Mocked earlier this year for his weight and poor
performances for the Blues, Piri Weepu looks like he has
saved his best form in 2012 until last, writes Wynne Gray in
It's hard to be certain, but Piri Weepu looks as though
he may have shed a kilo or two.
His face looks a little more pinched and that's nothing to do
with his media duties or possible confrontation with Scotland
on Monday (NZT).
If it's true, Weepu must have been keeping a serious rein on
his food intake and knuckled down to regular training as he
eyes the inroads Aaron Smith has made at halfback this year
with Tawera Kerr-Barlow chasing as well.
Weepu's only international start this season came because
Smith broke a team rule and was benched for the Dunedin test
against the Springboks.
But he is back with the squad in Europe, waiting to add to
his 66 caps and leave a strong end of year impression.
One of next year's Blues staff will be a keen observer.
Skills coach Mick Byrne will be ready to nudge the nuggety
halfback if he starts to slip back into his comfort patterns
as the colder weather bites.
It has been tough this week with some strong winds upsetting
the players' rhythm and putting a premium on the passing and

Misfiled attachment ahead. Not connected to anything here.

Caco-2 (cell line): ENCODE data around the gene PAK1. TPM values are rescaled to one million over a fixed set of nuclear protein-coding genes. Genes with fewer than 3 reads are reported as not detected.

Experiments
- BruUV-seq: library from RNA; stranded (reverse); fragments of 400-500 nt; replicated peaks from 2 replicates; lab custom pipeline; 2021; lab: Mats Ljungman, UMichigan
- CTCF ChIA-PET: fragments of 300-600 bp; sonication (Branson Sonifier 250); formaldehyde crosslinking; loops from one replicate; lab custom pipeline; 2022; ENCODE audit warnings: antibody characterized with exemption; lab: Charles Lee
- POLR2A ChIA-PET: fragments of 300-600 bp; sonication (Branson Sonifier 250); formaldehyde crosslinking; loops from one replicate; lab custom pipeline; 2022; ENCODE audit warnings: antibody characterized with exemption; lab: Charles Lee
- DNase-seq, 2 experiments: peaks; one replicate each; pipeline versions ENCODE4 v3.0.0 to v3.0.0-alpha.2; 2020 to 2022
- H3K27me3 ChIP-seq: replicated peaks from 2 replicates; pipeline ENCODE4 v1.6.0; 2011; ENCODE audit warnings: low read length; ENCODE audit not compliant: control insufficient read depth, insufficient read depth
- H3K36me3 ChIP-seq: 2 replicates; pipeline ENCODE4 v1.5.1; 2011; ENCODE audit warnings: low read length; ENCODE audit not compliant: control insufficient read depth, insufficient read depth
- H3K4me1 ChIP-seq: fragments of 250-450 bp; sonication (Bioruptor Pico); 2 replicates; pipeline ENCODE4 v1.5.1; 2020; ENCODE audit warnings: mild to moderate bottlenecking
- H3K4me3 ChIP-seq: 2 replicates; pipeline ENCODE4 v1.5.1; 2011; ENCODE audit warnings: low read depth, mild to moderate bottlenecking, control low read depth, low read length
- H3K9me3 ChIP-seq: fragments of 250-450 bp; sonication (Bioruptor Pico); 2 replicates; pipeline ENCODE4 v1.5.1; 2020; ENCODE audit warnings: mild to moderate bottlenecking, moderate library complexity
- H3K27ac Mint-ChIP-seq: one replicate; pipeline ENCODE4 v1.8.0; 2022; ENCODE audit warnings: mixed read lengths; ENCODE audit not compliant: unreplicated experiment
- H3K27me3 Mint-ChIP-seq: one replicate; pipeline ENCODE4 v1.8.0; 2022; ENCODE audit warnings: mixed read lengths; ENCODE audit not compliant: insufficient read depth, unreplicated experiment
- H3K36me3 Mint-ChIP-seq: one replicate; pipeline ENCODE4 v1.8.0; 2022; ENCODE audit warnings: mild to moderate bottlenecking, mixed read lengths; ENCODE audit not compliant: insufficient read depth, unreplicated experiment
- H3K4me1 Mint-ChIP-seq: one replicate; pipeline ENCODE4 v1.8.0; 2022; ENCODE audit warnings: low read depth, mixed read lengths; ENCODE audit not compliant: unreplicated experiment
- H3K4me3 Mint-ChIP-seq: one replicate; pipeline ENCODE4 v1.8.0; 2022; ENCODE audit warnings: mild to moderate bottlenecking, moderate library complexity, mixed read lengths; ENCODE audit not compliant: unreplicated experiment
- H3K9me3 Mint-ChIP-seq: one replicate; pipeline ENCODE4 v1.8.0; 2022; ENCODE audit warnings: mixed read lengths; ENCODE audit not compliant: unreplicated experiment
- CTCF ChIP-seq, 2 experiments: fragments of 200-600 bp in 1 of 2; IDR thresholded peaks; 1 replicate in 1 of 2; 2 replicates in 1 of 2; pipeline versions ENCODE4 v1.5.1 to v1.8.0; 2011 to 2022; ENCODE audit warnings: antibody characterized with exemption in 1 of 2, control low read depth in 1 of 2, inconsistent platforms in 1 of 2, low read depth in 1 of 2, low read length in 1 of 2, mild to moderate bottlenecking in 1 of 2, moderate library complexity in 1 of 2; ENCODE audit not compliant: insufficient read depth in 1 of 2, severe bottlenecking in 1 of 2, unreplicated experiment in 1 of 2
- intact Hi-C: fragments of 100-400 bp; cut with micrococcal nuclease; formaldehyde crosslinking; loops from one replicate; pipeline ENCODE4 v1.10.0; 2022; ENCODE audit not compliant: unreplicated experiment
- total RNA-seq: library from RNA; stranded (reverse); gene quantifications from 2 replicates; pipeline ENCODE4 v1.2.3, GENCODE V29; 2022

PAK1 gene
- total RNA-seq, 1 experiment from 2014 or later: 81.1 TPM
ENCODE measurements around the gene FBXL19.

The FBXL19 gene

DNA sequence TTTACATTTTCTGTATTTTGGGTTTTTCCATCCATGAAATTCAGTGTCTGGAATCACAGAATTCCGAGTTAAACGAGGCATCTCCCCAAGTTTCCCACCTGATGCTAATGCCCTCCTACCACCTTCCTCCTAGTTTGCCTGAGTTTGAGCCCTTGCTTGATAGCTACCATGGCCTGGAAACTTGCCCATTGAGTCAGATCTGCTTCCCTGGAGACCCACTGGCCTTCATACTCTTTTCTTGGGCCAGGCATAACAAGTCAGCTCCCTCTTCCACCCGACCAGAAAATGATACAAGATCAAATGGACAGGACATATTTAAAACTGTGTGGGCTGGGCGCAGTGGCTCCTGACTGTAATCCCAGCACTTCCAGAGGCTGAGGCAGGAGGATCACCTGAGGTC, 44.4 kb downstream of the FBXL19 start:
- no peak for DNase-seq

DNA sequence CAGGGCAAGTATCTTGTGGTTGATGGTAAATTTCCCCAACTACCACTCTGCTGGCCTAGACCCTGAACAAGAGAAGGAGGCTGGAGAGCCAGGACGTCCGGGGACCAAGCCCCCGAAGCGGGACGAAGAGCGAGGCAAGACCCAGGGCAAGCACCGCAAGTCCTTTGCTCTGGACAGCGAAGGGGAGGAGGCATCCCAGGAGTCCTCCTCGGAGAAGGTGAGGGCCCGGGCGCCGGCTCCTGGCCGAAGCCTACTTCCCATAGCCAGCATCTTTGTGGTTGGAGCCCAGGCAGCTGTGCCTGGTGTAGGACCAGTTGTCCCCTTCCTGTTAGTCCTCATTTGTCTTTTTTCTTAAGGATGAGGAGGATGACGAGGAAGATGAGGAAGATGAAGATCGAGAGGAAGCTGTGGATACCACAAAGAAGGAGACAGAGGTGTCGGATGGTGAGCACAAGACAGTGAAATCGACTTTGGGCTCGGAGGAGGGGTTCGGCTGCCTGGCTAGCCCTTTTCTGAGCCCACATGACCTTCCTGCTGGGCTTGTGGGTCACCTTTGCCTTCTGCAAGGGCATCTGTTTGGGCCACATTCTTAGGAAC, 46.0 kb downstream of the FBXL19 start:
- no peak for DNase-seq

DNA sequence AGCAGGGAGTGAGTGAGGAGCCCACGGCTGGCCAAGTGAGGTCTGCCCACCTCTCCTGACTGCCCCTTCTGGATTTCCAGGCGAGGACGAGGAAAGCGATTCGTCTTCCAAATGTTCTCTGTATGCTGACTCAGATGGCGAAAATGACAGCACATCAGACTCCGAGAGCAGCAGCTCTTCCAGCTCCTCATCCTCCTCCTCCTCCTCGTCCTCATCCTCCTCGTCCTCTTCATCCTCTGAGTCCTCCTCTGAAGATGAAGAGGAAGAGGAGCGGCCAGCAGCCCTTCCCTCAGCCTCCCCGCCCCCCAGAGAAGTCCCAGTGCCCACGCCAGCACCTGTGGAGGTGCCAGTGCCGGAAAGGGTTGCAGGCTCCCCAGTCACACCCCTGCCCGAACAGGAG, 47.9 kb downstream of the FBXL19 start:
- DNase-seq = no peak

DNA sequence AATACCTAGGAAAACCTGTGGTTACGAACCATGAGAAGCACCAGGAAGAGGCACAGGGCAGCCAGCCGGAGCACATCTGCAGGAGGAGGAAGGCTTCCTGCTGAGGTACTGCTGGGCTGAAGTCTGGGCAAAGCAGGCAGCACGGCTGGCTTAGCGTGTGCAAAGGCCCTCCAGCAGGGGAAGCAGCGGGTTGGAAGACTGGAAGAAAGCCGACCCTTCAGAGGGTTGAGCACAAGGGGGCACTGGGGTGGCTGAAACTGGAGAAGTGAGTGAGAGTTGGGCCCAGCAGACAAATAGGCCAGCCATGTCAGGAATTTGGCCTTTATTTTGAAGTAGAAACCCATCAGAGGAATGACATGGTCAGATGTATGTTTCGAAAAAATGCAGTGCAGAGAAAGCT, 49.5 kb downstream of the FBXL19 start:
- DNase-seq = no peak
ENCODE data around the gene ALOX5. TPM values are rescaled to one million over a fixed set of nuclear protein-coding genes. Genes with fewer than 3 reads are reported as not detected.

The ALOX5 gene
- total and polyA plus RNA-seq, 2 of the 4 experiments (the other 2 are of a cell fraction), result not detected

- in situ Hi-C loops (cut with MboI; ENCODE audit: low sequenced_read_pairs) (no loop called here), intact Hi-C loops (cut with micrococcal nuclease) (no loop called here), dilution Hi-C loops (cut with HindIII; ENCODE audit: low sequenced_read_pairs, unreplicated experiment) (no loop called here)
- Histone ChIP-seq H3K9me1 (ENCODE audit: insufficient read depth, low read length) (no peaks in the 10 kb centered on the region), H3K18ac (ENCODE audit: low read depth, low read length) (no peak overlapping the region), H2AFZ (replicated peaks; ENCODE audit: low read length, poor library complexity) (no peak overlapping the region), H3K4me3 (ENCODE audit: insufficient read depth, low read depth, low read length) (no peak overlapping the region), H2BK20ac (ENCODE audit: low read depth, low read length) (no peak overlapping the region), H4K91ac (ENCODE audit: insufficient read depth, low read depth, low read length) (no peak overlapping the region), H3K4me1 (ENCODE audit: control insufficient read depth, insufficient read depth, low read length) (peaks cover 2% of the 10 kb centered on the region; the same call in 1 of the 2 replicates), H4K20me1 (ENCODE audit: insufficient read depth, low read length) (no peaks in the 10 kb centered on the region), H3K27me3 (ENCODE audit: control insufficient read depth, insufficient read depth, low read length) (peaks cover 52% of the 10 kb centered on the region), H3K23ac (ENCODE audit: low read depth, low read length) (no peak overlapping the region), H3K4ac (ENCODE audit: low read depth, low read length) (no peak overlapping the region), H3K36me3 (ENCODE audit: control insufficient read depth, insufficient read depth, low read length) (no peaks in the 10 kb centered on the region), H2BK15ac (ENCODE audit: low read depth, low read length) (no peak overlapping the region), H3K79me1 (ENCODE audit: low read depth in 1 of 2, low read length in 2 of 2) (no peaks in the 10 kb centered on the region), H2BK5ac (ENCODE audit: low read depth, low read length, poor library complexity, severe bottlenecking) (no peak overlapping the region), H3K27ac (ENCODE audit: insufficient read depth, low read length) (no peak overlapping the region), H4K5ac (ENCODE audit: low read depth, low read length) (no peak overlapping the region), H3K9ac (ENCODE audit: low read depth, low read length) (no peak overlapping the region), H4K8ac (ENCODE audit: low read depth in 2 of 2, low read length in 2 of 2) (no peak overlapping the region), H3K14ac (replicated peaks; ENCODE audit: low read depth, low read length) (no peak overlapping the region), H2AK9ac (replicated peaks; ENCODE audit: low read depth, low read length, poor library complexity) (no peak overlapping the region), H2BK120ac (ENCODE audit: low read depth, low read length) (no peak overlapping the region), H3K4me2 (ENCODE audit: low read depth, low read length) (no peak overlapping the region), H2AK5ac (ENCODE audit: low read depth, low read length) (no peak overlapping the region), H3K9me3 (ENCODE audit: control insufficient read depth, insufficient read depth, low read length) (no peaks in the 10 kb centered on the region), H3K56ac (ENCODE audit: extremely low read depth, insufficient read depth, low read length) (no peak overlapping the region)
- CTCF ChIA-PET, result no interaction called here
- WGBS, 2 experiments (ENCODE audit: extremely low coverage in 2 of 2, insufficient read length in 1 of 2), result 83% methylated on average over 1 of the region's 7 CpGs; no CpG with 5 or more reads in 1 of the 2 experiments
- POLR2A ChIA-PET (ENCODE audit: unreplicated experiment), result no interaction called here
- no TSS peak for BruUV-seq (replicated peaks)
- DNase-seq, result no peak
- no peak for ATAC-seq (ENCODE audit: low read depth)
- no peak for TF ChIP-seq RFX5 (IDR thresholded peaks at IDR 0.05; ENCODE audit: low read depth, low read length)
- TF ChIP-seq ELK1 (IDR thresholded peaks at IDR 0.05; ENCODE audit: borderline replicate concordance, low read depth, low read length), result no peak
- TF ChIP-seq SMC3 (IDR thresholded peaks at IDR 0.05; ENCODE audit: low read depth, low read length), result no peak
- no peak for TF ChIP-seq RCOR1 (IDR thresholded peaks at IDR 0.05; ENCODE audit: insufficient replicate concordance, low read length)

kicking skills of men like Weepu.
He ran around a few times in ITM Cup training but, like most
in the squad, has not played under the new rules, like the
five second use-it-or-lose-it ruck requirement.
"We had a good explanation to us last week from [referee]
Garratt [Williamson] so I think the boys are pretty well
prepared," Weepu said.
All year the All Blacks had played as if the ball could not
sit at the back of the ruck so that law change should not
"We like to speed the game up anyway. We have got a bit of a
rule that the ball is not there for longer than five seconds
so the quicker we get there and clear it the better. I don't
think it is going to have much effect on the game."
Murrayfield holds warm memories for Weepu, even if the first
time he played there it was bitterly cold in 2005.
"A lot of people expect us to run over the Scottish team," he
said, "but it is never like that. Every game is a fight.
Nothing is ever handed to you and we will definitely be in
for a fight against these Scottish boys."
The next two tests were important selection times for every
member of the squad.
"I know it is not very nice just watching a game. It's always
good to be involved and these next two weeks, everyone will
be playing their best rugby," Weepu added.
His spirits were always stronger if he was starting. That
gave him an edge and a lift but, if that was not the case, he
had to do everything he could to assist the starting